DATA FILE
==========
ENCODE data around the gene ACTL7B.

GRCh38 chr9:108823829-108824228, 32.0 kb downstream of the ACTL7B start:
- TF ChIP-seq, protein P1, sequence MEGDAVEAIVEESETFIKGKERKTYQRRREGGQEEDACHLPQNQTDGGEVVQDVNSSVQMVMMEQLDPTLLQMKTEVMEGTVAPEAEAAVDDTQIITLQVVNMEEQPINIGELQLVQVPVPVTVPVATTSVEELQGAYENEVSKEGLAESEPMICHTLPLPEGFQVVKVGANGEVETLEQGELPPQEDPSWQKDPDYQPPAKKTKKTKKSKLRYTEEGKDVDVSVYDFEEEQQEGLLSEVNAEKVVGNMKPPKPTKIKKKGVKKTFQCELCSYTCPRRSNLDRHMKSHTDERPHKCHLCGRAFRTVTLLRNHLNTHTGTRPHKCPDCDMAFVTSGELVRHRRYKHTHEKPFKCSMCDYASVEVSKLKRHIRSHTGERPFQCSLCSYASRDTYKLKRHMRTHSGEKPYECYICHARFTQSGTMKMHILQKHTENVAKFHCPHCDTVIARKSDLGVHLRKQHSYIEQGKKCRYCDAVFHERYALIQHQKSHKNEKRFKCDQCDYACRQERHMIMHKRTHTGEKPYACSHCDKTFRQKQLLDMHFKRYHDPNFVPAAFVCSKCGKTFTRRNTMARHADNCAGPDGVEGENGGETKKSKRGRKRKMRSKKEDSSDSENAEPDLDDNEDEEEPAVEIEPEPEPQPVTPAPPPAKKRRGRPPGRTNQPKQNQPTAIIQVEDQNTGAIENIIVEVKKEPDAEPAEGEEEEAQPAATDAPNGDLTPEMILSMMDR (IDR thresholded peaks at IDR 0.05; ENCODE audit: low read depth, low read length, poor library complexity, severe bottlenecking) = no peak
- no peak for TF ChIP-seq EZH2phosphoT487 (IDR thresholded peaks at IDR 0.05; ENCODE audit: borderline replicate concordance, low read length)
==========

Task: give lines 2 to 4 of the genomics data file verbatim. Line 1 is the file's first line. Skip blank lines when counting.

GRCh38 chr9:108823829-108824228, 32.0 kb downstream of the ACTL7B start:
- TF ChIP-seq, protein P1, sequence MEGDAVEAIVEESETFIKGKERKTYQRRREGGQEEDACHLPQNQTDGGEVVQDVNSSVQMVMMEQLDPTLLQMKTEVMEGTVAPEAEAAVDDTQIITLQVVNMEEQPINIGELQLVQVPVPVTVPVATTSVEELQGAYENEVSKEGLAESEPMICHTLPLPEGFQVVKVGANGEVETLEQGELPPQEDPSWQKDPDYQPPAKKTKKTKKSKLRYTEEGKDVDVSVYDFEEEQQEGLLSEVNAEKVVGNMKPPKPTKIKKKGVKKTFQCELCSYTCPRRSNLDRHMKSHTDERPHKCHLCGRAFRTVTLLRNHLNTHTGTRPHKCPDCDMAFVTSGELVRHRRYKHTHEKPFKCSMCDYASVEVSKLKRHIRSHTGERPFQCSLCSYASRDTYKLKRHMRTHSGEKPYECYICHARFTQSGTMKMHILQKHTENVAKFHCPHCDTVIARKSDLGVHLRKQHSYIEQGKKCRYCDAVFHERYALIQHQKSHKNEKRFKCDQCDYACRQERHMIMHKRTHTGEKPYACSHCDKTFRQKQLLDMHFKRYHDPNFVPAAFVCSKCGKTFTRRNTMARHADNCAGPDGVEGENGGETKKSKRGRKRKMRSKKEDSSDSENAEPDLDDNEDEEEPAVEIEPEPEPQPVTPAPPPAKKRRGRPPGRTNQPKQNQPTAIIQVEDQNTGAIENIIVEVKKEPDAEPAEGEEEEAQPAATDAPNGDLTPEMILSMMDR (IDR thresholded peaks at IDR 0.05; ENCODE audit: low read depth, low read length, poor library complexity, severe bottlenecking) = no peak
- no peak for TF ChIP-seq EZH2phosphoT487 (IDR thresholded peaks at IDR 0.05; ENCODE audit: borderline replicate concordance, low read length)